They opened with ‘The Hum’, a song that starts small and gets big, and ‘Just A Note’, another song that began with something small and says a lot. After the a capella trio of ‘Spancil Hill, ‘Teardrop’ and ‘Banjololo’ came the moment we were waiting for: the live recording of ‘Summat’s Brewin’’ for their next album. We did our best. ‘Two Mothers’ was stunning with Belinda unleashing a tidal wave of piano and Heidi clinging to the microphone stand to withstand the storm.

Photograph by Dai Jeffries
Photograph by Dai Jeffries

The second half began with more serious songs including ‘The Tallest Tree’ and ‘Peculiar Brood’ before Seamus was encouraged up on stage – it didn’t take much encouragement – to sing ‘Phil The Fluter’s Ball’ and completely steal the show. After ‘A Daytrip’ and ‘Kitsune’ they finished with ‘Like Horses’ and returned to encore with ‘Gentleman Jack’. And then…

It seemed we’d not done terribly well on ‘Summat’s Brewin’’ so we did it again, Belinda nailed the piano solo to her satisfaction and Neil Ferguson didn’t have to keep us in after school (but they’ll probably dub Coope Boyes And Simpson on later). And then … there had been a request for ‘Too Old To Dream’ so it was sung and that was a good finisher. And then … Belinda and Heidi came down on the floor to sing a beautiful and heartfelt ‘Parting Glass’ by which time the poor compère had no idea what was going on. You don’t get that in Camden Town, either.

Dai Jeffries

Artists’ website: http://ohooleyandtidow.com/

‘Just A Note’ – official video:

VARIOUS ARTISTS – Land Of Hope & Fury (Union Music Store UMS009)

Land Of Hope & FuryLand Of Hope & Fury is a collection of contemporary protest songs – a compilation inspired by the realisation on May 8th 2015 of the enormity of what the British people had done. Not just the greedy and the fascists but also those too pusillanimous to stand up for what they actually believe in. We can thank Stevie and Jamie Freeman for the work that went into putting it together.

The album opens quietly with Luke Jackson’s ‘Forgotten Voices’, the story of an old soldier left on the scrapheap feeling that his voice counts for nothing. It may be better to protest by whispering in someone’s ear than screaming in their face and even Mark Chadwick is quite restrained but I kept having the feeling that what the record needed was one really good rant. Moulettes’ ‘Lullaby’ is a lovely song but it’s somewhat opaque in this context. ‘The Hum’, from O’Hooley & Tidow’s third album takes a positive line, one that’s on the side of working people. OK, it sticks it to the aspirational middle class but that’s almost incidental.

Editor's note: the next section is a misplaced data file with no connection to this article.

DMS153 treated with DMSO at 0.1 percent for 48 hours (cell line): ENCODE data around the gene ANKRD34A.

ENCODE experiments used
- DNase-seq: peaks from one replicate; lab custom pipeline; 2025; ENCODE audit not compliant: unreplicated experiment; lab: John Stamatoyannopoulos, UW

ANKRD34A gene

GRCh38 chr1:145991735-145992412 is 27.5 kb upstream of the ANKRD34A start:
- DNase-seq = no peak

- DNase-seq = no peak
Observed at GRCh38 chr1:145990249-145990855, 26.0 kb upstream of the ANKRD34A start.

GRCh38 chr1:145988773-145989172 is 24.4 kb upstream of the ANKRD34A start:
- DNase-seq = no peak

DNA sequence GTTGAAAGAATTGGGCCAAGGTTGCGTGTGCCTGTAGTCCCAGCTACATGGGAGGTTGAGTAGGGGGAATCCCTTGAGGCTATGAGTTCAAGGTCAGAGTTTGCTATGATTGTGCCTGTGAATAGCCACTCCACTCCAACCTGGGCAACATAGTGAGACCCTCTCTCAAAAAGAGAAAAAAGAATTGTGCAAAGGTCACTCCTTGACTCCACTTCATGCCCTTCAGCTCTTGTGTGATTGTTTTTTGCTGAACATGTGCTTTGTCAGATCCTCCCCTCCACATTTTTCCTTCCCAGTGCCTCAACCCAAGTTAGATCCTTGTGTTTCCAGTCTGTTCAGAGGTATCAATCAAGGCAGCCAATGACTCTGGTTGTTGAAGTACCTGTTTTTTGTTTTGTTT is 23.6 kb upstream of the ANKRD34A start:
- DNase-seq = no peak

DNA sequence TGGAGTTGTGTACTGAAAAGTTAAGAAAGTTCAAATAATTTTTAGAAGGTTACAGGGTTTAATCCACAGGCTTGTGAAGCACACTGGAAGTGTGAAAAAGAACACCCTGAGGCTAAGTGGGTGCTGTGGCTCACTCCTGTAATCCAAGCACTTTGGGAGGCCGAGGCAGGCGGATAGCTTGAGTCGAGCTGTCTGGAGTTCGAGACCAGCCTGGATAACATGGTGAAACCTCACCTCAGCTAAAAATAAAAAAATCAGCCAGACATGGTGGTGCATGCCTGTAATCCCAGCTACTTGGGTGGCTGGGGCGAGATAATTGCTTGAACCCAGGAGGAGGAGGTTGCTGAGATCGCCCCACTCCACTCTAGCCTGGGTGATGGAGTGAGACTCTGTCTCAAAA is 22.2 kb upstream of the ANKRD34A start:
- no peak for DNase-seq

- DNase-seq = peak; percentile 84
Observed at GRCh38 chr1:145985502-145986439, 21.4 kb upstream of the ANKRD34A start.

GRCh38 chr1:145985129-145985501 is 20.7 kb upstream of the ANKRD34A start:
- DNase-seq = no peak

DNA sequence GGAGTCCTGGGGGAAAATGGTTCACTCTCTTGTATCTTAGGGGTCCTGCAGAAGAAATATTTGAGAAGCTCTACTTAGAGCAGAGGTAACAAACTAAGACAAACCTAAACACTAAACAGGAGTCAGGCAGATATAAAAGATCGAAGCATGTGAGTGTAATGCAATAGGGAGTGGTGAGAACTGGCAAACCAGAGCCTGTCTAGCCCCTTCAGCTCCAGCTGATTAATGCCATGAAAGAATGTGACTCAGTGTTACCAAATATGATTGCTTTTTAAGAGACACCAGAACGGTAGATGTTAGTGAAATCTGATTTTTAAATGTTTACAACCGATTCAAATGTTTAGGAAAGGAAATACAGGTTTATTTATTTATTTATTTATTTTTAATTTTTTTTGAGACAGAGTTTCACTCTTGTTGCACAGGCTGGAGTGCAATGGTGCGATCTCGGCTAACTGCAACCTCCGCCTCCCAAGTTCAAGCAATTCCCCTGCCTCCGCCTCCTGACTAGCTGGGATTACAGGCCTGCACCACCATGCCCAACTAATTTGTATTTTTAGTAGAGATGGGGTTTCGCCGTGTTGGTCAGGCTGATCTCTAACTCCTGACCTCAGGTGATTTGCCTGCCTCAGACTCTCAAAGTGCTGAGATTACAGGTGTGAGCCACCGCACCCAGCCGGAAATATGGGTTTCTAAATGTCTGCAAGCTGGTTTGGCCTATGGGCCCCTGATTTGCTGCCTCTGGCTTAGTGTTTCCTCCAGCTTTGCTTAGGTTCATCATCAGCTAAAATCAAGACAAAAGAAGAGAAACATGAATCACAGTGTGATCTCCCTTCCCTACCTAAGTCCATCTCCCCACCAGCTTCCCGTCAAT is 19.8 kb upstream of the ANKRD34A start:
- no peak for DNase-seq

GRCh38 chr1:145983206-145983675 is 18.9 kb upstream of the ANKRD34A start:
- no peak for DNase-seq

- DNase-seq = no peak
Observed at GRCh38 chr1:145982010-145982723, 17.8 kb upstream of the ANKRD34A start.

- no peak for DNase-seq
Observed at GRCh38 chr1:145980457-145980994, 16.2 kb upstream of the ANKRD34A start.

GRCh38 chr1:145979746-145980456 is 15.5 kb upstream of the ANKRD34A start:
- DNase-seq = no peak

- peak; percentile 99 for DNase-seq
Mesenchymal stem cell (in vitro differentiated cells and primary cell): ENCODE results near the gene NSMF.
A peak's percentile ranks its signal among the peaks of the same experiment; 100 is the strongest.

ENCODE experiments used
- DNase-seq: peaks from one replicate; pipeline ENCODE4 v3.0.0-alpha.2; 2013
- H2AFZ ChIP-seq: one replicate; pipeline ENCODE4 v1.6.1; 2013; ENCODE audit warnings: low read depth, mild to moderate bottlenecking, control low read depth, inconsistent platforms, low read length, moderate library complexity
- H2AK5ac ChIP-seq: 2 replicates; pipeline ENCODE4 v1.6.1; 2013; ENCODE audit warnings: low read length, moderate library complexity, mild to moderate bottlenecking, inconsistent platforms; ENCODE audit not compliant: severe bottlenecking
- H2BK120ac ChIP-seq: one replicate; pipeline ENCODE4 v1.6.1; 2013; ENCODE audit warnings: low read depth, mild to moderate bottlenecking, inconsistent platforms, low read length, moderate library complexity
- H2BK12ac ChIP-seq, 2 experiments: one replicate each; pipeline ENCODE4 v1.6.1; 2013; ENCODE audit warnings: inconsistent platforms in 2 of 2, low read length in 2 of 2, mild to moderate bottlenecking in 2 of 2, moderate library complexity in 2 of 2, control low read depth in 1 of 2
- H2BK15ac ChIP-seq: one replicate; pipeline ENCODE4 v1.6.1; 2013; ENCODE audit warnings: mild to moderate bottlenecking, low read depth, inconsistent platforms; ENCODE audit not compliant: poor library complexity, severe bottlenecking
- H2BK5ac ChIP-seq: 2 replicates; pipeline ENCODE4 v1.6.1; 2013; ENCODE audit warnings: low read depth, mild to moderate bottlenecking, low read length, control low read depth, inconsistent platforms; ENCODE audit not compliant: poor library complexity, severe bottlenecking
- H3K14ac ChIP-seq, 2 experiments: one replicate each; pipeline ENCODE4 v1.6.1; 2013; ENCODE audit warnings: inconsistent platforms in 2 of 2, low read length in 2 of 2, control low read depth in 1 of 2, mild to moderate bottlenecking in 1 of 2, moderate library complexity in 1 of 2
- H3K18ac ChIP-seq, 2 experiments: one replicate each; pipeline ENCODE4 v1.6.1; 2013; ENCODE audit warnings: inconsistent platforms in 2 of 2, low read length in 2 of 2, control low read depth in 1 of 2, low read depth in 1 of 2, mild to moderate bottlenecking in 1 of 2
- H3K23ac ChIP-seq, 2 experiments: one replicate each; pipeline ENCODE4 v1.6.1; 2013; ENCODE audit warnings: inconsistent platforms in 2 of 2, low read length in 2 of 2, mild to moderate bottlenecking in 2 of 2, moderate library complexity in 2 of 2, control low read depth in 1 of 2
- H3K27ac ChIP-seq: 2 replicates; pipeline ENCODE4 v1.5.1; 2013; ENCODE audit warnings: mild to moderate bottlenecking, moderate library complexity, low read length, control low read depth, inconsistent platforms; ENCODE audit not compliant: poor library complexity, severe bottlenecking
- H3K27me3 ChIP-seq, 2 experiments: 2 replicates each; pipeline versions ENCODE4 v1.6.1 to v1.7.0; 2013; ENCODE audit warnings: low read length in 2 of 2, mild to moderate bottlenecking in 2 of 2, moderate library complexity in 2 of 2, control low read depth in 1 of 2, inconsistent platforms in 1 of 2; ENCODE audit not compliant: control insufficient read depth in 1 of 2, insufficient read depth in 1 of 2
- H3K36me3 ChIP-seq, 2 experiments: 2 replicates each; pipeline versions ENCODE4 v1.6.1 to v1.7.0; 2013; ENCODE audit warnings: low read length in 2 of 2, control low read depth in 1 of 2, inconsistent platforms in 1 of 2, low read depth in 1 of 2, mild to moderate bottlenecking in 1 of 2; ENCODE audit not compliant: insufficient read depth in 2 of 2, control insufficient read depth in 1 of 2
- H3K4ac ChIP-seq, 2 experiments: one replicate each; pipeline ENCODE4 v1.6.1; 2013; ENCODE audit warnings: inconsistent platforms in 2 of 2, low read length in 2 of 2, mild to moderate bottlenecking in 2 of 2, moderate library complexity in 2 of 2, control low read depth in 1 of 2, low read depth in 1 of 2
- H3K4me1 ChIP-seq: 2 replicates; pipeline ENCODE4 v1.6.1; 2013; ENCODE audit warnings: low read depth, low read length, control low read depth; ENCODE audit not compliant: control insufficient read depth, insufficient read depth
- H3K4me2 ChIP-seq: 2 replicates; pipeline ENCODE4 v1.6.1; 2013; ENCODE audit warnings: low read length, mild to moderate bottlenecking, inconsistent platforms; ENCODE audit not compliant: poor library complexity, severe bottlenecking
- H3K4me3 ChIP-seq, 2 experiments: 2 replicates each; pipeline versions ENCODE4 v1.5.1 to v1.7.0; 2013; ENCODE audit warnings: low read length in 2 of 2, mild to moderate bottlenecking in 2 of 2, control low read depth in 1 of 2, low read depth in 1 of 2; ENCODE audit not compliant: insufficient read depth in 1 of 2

Lucy Ward’s ‘Bigger Than That’ is a real killer track – still quiet but with uncompromising lyrics and ‘Filthy Lucre’ by The Mountain Firework Company does the same to the sound of a hillbilly banjo. There are excellent songs from Phil Jones, Will Varley and Chris T-T and Plumhall’s ‘Never Forget My Name’ serves as a warning to the slavers and taskmasters and Grace Petrie’s ‘If There’s A Fire In Your Heart’ acts as a rallying cry.

So, this is a really good collection of songs for our troubled times but, you know what, it still needs one really good rant.

Dai Jeffries

Artists’ website: facebook

Plumhall – ‘Never Forget My Name’:

Land Of Hope & Fury – what it’s all about

Land Of Hope & Fury

A message from Jamie & Stevie Freeman:

We woke up on May 8th to election results that left tens of millions of people feeling disenfranchised and without a voice. Rather than wait quietly for another five years before we got to have our say, we decided to return to the proud musical tradition of the protest song. Our votes might have counted for nothing, but we could still make our voices heard.

We contacted our many friends in the roots music world and asked them to contribute something to a compilation of contemporary protest songs, and the results were an incredibly diverse range of musical, emotional and political styles. Land Of Hope & Fury was born. Sixteen artists in total donated songs with nine of them written specifically for the album. This coming together of people, all acting out of simple desire to make the world a better place, has been the single most encouraging aspect of this project, It is the proof that Margaret Thatcher’s suggestion that “there’s no such thing as society” is as wrong today as ever it was.

38 Degrees

We didn’t want to profit financially from the album, so we looked for a suitable beneficiary that was aligned with our frustrations, but not bound to one set of policies. Politics had let us down, so a campaigning group from outside of the political system seemed like a good choice. We felt 38 Degrees’ mix of online petitioning and real-world actions was just right for Land Of Hope And Fury, and they were delighted to take part. We couldn’t be happier to have them alongside us.”

Jamie’s brother Martin Freeman (The Hobbit, The Office, Sherlock) made a video supporting the Labour Party, so his family are no stranger to politics.

Track List

Luke Jackson – Forgotten Voices
Mark Chadwick (Levellers)  –  No Change
Emily Barker – Doing The Best I can
Moulettes – Lullaby
Lucy Ward – Bigger Than That
The Jamie Freeman Agreement – Homes for Heroes
The Self Help Group  – Funeral Drum
The Dreaming Spires – Follow The Money
Mountain Firework Company – Filthy Lucre
Phil Jones (Hatful Of Rain) – New Homes
O’Hooley & Tidow – The Hum
Will Varley  – The Sound Of The Markets Crashing
Chris TT – A-Z
Plumhall – Never Forget My Name
Grace Petrie – If There’s a Fire In Your Heart
Danni Nicholls  – A Little Redemption

Buy it from https://unionmusicstore.com

CHRIS WHILE & JULIE MATTHEWS – Who We Are (Fat Cat FATCD029)

Who We AreAfter 20 years and nine albums, Chris While and Julie Matthews, the undisputed queens of British female folk duos, continue to come up with the goods, delivering songs about human frailty and human endurance that showcase their seemingly inexhaustible creative talents as both writers and performers.